Speech by SEC Staff:
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Good morning. Today I wanted to take this opportunity to discuss with you my thoughts on the international auditing standards frontier.
Auditing standards play a critical role in the protection of investors within each country's securities market and are an important part of supporting investor confidence in financial reporting. My sense is that there is broad agreement among securities regulators, as well as among capital market participants, on the benefits of high quality international standards utilized for financial reporting.
The development of international standards and pursuit of convergence of these standards, whether of accounting or auditing, is a trend that is given momentum by the globalization of business activity, including cross border investing. Given the ever increasing globalization of our markets, international accounting and auditing standards are evolving at a rapid pace.
Given the pace of progress and the momentum for international convergence I hope to convey the importance of your awareness and active participation in not only international accounting but the international auditing arena as well. Today I will provide a timeline of some of the major developments in international auditing standards, followed by a discussion of a couple of the more significant parallel developments in International Financial Reporting Standards (IFRS) and finally I will discuss some of the early signs that securities regulators and other relevant authorities are already engaging in the international auditing world.
Let me begin with a brief overview of some of the major developments in the evolution of international auditing standards.
The International Auditing and Assurance Standards Board (IAASB), under the auspices of the International Federation of Accountants (IFAC), have taken the lead in developing a set of international standards on auditing (ISAs). The International Organization of Securities Commissions (IOSCO), as the global body of securities regulators who work together to protect investors and enhance the integrity and orderly operation of the global capital markets, has long supported these efforts. The SEC has had an active involvement with IOSCO since its inception in 1983.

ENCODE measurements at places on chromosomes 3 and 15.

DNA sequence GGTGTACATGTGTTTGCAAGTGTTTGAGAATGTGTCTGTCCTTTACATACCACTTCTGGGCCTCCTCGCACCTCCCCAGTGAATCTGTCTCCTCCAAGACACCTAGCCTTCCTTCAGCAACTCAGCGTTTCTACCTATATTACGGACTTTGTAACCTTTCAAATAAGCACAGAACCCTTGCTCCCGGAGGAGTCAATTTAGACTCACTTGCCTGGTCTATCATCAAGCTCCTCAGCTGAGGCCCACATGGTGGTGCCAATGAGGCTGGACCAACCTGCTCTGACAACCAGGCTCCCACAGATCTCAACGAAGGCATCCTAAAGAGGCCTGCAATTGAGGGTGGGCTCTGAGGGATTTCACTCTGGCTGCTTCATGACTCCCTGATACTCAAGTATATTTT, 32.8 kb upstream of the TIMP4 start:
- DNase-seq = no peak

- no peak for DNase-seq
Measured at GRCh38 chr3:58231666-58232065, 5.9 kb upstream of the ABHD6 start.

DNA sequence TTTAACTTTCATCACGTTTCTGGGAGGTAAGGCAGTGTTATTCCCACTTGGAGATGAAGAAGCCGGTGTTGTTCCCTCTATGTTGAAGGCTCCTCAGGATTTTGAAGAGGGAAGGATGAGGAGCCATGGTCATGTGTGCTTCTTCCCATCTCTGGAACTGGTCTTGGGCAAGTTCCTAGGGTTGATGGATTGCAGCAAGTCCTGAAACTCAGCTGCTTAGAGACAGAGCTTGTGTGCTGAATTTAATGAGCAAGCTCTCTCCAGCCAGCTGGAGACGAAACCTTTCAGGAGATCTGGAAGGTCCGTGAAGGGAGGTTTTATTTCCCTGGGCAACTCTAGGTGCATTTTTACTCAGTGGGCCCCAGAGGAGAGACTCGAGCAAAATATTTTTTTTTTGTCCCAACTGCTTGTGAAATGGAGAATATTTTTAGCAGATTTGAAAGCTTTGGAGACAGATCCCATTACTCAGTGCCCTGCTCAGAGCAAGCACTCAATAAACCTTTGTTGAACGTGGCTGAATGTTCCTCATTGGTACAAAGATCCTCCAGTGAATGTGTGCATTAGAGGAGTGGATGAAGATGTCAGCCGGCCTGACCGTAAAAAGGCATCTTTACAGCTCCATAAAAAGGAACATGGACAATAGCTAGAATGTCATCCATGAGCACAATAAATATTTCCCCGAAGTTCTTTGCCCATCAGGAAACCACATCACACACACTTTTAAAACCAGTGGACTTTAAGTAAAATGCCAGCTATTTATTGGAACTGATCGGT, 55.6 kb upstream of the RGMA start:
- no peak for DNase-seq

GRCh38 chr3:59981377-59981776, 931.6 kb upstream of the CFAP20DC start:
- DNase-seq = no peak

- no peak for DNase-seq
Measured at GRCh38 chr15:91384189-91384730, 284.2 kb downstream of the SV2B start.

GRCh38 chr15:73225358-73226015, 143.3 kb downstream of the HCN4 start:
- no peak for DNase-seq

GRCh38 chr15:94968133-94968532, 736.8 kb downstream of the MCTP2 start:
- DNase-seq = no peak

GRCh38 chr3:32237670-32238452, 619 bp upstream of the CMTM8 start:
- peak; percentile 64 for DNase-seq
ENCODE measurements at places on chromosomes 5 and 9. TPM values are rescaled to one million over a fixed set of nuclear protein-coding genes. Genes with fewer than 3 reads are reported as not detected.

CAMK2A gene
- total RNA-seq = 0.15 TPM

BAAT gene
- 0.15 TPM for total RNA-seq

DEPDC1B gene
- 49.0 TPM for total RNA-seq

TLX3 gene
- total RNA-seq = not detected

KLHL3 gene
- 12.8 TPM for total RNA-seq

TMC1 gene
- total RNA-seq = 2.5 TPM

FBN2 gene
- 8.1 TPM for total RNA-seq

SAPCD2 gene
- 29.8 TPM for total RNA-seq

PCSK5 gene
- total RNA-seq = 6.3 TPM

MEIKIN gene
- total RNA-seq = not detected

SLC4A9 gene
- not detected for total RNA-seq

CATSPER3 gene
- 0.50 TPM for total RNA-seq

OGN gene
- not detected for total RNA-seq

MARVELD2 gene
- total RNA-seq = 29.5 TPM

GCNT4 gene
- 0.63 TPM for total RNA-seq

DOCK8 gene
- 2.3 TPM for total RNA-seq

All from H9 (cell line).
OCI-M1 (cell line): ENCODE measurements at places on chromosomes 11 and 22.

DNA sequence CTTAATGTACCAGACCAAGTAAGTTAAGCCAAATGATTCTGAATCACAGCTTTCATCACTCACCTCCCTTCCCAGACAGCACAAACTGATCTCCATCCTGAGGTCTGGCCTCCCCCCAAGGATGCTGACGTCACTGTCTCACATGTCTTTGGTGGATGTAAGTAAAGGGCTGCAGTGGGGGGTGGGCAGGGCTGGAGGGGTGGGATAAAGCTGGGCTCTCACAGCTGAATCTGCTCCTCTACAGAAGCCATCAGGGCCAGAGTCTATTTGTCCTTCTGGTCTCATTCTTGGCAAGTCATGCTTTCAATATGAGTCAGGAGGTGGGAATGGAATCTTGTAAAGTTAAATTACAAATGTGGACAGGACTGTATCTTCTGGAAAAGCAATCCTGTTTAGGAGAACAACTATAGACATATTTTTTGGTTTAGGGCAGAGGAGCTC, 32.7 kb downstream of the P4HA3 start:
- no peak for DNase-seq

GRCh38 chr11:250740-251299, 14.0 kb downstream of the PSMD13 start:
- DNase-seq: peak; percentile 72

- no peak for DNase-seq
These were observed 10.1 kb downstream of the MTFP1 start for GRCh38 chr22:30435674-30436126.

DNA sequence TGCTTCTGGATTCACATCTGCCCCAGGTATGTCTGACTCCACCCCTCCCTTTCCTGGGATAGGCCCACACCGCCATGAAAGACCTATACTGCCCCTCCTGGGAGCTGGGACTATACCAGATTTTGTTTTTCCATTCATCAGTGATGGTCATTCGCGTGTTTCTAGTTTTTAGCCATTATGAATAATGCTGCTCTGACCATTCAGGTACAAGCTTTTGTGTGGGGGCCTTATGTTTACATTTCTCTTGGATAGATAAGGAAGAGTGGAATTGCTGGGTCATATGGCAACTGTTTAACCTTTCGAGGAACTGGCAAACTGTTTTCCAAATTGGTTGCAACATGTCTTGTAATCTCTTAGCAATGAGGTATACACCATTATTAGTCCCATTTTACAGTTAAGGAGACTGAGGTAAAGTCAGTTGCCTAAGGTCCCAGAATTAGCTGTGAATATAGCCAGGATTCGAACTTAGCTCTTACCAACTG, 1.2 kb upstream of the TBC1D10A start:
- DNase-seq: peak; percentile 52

In the late 1990's and early 2000's, IOSCO expressed concerns about the quality of these standards, as well as the process for setting them, including the need for public interest oversight of the process. IFAC and the IAASB continued to work to try to address these and other concerns.
In 2003, after seeking input from IOSCO and other regulatory and international financial organizations IFAC instituted a set of reforms for standard setting and other public interest activities of IFAC intended to improve the governance structure and perceived public interest concerns (the "2003 IFAC Reforms"1). These reforms included among others the establishment of the international Public Interest Oversight Board to carry out independent oversight of the IAASB's standard setting activities and other IFAC public interest activities, as well as a number of other process changes.
In 2004 the IAASB undertook a multi-year project, later renamed the "Clarity Project", designed to improve the ISAs. Throughout the project IOSCO continued to monitor the developments and provide comment letters on many of the proposed standards. The IAASB completed this project in February 2009.
Shortly thereafter IOSCO issued a statement on the clarified ISAs. For cross-border purposes IOSCO "encourage[d] securities regulators to accept audits performed and reported in accordance with the clarified ISAs recognizing that the decision whether to do so will depend on a number of factors and circumstances in their jurisdiction". For national purposes, IOSCO "encourage[d] securities regulators and relevant authorities to consider the clarified ISAs when setting auditing standards for national purposes, recognizing that factors at the national and regional level will be relevant to their considerations."2
In late spring the European Commission (EC) issued a consultation paper to consider the adoption of the ISAs for the statutory audits of EU private entities.3
And most recently, in July 2009 the Monitoring Group, which is comprised of the regulatory and international organizations responsible for monitoring the implementation of the 2003 IFAC reforms, announced the commencement of its evaluation of these reforms. This assessment will include public consultations and is projected to be completed by the end of 2010.
Taking a step back, what I hope this timeline demonstrates is the rapid pace of progress over just six years.
Next I wanted to touch on the parallels between what we have witnessed with IFRS and what is now emerging and occurring with ISAs. Although there are arguably many parallels, I believe two of the more significant developments in the evolution of IFRS include: